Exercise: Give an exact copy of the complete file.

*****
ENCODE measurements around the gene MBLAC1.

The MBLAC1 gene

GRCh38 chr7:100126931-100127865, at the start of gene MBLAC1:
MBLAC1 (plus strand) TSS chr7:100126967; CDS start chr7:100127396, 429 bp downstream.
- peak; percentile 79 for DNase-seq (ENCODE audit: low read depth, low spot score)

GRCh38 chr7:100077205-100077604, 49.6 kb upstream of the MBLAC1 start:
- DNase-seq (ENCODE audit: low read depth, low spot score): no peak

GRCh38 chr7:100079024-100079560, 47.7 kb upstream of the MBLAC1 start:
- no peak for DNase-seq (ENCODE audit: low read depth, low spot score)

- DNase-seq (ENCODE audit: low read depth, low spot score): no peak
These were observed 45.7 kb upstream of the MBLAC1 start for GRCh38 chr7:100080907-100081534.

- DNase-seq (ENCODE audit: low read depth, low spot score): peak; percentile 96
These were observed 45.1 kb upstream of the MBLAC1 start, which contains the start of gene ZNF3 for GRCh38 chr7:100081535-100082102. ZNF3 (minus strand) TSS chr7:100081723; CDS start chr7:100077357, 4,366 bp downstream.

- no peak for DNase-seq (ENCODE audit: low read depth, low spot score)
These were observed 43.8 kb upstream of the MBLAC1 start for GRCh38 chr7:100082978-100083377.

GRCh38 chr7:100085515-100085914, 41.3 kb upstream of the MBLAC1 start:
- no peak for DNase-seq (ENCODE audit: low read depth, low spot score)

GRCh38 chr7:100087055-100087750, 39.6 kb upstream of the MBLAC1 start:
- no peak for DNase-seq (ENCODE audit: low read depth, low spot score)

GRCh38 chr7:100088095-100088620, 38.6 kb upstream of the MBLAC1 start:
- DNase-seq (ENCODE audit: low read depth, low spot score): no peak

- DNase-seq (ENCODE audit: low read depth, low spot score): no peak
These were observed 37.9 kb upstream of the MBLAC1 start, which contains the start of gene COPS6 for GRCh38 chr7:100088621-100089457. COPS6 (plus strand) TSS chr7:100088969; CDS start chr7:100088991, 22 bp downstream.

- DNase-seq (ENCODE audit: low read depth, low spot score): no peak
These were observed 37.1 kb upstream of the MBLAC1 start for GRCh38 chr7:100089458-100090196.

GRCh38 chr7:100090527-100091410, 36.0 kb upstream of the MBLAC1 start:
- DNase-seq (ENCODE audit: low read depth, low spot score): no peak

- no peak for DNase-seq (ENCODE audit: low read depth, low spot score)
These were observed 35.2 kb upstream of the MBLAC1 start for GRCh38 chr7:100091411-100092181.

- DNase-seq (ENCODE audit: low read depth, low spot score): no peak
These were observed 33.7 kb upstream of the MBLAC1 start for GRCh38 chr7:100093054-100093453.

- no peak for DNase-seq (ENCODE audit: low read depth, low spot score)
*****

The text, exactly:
ENCODE measurements around the gene MBLAC1.

The MBLAC1 gene

GRCh38 chr7:100126931-100127865, at the start of gene MBLAC1:
MBLAC1 (plus strand) TSS chr7:100126967; CDS start chr7:100127396, 429 bp downstream.
- peak; percentile 79 for DNase-seq (ENCODE audit: low read depth, low spot score)

GRCh38 chr7:100077205-100077604, 49.6 kb upstream of the MBLAC1 start:
- DNase-seq (ENCODE audit: low read depth, low spot score): no peak

GRCh38 chr7:100079024-100079560, 47.7 kb upstream of the MBLAC1 start:
- no peak for DNase-seq (ENCODE audit: low read depth, low spot score)

- DNase-seq (ENCODE audit: low read depth, low spot score): no peak
These were observed 45.7 kb upstream of the MBLAC1 start for GRCh38 chr7:100080907-100081534.

- DNase-seq (ENCODE audit: low read depth, low spot score): peak; percentile 96
These were observed 45.1 kb upstream of the MBLAC1 start, which contains the start of gene ZNF3 for GRCh38 chr7:100081535-100082102. ZNF3 (minus strand) TSS chr7:100081723; CDS start chr7:100077357, 4,366 bp downstream.

- no peak for DNase-seq (ENCODE audit: low read depth, low spot score)
These were observed 43.8 kb upstream of the MBLAC1 start for GRCh38 chr7:100082978-100083377.

GRCh38 chr7:100085515-100085914, 41.3 kb upstream of the MBLAC1 start:
- no peak for DNase-seq (ENCODE audit: low read depth, low spot score)

GRCh38 chr7:100087055-100087750, 39.6 kb upstream of the MBLAC1 start:
- no peak for DNase-seq (ENCODE audit: low read depth, low spot score)

GRCh38 chr7:100088095-100088620, 38.6 kb upstream of the MBLAC1 start:
- DNase-seq (ENCODE audit: low read depth, low spot score): no peak

- DNase-seq (ENCODE audit: low read depth, low spot score): no peak
These were observed 37.9 kb upstream of the MBLAC1 start, which contains the start of gene COPS6 for GRCh38 chr7:100088621-100089457. COPS6 (plus strand) TSS chr7:100088969; CDS start chr7:100088991, 22 bp downstream.

- DNase-seq (ENCODE audit: low read depth, low spot score): no peak
These were observed 37.1 kb upstream of the MBLAC1 start for GRCh38 chr7:100089458-100090196.

GRCh38 chr7:100090527-100091410, 36.0 kb upstream of the MBLAC1 start:
- DNase-seq (ENCODE audit: low read depth, low spot score): no peak

- no peak for DNase-seq (ENCODE audit: low read depth, low spot score)
These were observed 35.2 kb upstream of the MBLAC1 start for GRCh38 chr7:100091411-100092181.

- DNase-seq (ENCODE audit: low read depth, low spot score): no peak
These were observed 33.7 kb upstream of the MBLAC1 start for GRCh38 chr7:100093054-100093453.

- no peak for DNase-seq (ENCODE audit: low read depth, low spot score)